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On Thursday, December 14,  join us for another installment of The Citizen’s Real Estate Development… for Good, powered by Drexel University’s Lindy Institute for Urban Innovation and Fitler Club, on—literally—building a better, more inclusive, and prosperous Philadelphia.

Michael Murphy, award-winning co-founder and Trustee of nonprofit architecture design firm MASS (for “model of architecture serving society”) Design Group, sees buildings as vessels for healing individuals and communities, as demonstrated in his work from hospitals in Rwanda and Uganda, to the National Memorial for Peace and Justice in Montgomery, AL, which has been called “the single greatest work of American architecture in the 21st century.” Murphy will explore the way architecture can “be a transformative engine for change” with The Inquirer’s Pulitzer Prize-winning architecture critic Inga Saffron.

The event kicks off at 5:30pm at Fitler Club Ballroom, 24 S. 24th Street. Free to Citizen members and Fitler members, $5 for nonmembers. RSVP here!


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The Citizen Recommends: Development … for Good — Built to Heal

In the next in our “Development … for Good” event series, the internationally-renowned architect will explore how buildings can be vessels for reconciliation and change

The Citizen Recommends: Development … for Good — Built to Heal

In the next in our “Development … for Good” event series, the internationally-renowned architect will explore how buildings can be vessels for reconciliation and change

About 15 years ago, the architect Michael Murphy found himself in Rwanda at the behest of the late public health humanitarian Dr. Paul Farmer, who had inspired Murphy with a series of pointed questions during a lecture at Harvard the previous year.

As Murphy recounted in a popular 2016 Ted Talk, Farmer noted that hospital buildings in Rwanda, Haiti and other developing countries were actually making patients sicker with their poor ventilation, mechanical problems and crumbling facades. Then he asked: “Where are the architects? If hospitals are making people sicker, where are the architects and designers to help us build and design hospitals that allow us to heal?”

Those words inspired Murphy and his fellow Harvard architecture classmate Alan Ricks to design, with Farmer’s Partners in Health, a new hospital in Kigali, Rwanda, that brought light, air and ventilation into every corner; that used local materials, and trained local Rwandans — half of whom were women — to construct the facility and build the furniture; that proved, as Murphy says, that architecture can be “an opportunity to invest in the dignity of the places where you serve.”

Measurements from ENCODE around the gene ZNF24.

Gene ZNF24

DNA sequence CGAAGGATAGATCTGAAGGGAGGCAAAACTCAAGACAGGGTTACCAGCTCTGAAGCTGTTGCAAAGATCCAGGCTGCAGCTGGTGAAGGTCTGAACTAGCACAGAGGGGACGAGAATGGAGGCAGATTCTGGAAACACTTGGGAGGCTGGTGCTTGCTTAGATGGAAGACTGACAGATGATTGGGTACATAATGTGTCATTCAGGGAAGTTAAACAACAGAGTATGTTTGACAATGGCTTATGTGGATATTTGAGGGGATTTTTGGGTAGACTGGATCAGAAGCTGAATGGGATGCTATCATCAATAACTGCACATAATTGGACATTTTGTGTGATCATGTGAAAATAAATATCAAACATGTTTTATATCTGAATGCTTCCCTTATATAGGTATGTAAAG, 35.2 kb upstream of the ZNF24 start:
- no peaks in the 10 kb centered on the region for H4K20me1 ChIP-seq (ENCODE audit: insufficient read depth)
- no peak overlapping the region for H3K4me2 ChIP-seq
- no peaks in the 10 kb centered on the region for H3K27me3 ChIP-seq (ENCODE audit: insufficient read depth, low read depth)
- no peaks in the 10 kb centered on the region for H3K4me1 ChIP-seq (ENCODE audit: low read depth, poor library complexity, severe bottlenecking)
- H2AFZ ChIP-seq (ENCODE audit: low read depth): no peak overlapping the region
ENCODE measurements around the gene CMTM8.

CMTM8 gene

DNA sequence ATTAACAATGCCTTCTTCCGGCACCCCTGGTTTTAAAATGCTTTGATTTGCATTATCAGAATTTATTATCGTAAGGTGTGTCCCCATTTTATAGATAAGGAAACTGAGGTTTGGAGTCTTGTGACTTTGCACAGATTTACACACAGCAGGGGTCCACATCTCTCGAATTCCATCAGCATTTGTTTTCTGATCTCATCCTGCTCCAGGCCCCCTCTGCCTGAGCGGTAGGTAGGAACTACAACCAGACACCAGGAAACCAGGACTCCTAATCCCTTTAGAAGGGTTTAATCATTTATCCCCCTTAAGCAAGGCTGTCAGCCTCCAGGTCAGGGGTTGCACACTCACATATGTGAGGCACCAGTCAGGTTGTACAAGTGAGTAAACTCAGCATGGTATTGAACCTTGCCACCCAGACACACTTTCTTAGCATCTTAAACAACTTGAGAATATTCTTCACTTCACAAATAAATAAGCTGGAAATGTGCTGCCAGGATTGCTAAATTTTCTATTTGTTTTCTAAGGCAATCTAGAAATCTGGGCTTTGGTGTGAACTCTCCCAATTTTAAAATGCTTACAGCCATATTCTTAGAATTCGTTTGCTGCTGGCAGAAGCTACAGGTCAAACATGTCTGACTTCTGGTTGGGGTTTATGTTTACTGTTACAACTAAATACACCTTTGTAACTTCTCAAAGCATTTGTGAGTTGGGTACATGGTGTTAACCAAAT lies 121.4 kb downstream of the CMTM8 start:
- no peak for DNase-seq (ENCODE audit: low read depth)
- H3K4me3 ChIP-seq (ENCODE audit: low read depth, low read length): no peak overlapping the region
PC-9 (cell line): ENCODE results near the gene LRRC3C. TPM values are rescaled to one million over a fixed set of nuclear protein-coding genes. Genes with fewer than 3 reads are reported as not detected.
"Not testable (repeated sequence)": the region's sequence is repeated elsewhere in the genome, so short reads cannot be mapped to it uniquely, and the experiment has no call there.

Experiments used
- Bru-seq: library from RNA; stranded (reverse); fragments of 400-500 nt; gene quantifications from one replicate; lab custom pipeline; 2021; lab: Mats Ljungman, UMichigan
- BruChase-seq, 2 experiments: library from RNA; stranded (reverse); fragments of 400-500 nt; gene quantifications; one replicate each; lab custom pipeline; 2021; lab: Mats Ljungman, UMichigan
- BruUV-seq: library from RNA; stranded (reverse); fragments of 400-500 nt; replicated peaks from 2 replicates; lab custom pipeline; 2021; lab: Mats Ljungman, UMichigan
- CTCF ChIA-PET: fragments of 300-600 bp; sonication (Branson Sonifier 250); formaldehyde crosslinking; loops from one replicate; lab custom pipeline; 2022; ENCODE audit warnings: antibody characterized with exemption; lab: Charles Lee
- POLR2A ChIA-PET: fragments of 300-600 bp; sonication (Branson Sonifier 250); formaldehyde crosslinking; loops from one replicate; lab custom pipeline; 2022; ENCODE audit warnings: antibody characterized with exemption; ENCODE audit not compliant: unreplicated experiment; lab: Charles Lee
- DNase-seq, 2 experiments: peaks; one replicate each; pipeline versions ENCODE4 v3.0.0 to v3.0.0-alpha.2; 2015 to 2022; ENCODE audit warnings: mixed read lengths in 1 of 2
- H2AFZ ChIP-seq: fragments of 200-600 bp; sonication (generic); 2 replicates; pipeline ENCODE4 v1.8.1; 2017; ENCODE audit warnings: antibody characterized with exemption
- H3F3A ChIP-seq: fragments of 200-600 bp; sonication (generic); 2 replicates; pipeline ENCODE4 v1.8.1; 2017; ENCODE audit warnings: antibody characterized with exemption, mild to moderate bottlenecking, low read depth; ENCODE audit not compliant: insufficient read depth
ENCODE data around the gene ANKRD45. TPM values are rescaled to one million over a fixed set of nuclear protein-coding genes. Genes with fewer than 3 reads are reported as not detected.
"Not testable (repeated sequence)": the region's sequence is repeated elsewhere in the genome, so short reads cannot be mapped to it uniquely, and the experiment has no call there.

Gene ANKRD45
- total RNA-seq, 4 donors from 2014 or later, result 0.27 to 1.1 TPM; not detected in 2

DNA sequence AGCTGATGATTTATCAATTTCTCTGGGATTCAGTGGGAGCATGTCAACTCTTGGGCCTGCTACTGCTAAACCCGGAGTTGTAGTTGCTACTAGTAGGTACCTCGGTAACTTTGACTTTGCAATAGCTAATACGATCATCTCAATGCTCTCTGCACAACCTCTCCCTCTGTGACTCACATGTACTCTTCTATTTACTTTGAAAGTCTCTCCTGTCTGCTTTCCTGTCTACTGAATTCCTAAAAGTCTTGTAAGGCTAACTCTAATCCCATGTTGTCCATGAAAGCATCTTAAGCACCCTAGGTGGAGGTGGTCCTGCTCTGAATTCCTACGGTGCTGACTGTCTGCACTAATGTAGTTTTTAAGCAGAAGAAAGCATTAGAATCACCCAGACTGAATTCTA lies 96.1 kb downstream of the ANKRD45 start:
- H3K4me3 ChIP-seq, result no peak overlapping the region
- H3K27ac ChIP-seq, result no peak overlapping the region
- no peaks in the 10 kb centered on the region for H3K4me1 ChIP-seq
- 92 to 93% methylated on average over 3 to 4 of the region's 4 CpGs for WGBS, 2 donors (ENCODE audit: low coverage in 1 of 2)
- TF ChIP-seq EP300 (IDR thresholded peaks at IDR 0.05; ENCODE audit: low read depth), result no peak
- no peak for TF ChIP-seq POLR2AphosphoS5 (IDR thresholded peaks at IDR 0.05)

That first project inspired Murphy and Ricks to form the Boston- and Kigali-based nonprofit MASS (Model of Architecture Serving Society) Design Group — mantra: “Justice is Beauty” — that for the last 15 years has applied the principles learned in Rwanda to hospitals, universities, factories and memorials all over the world.

In 2015, Murphy began work with Equal Justice Initiative Executive Director Bryan Stevenson on what would become the National Memorial For Peace and Justice, which opened in 2018 on a hilltop overlooking Montgomery, Alabama. As in Rwanda, the team strove to make not just the building itself, but the process of creating it an act of healing. Here’s how Murphy describes the columns used to represent an African Amercan’s lynching in the memorial:

When we think about how it should be built, we were reminded of Ubudehe, the building process we learned about in Rwanda. We wondered if we could fill those very columns with the soil from the sites of where these killings occurred. Bryan and his team have begun collecting that soil and preserving it in individual jars with family members, community leaders and descendants. The act of collecting soil itself has led to a type of spiritual healing. It’s an act of restorative justice.

Healing. Justice. Dignity. These are not words that commonly describe architecture and development in Philadelphia — a city much in need of healing, justice and dignity — or anywhere, really. But as Murphy has proven, they can — and perhaps they should.

“Buildings are not simply expressive sculptures,” Murphy says. “They make visible our personal and our collective aspirations as a society. Great architecture can give us hope. Great architecture can heal.”

Murphy will explore this idea of architecture being “a transformative engine for change” at the next in The Citizen’s “Development … for Good” series, on December 14, at Fitler Club. He will talk with The Inquirer’s Pulitzer Prize-winning architecture critic Inga Saffron, who herself often writes about the ways in which design and building can create and revive vibrant communities.

The event, in partnership with Drexel University’s Lindy Center for Urban Innovation and Fitler Club, will include a happy hour from 5:30-6:30pm, followed by the program. RSVP here.

Thursday December 14, 5:30-7:30 pm, Fitler Club Ballroom, 24 S. 24th Street, Free to Citizen members and Fitler members, $5 for nonmembers. RSVP.


Michael Murphy (left) and Inga Saffron.

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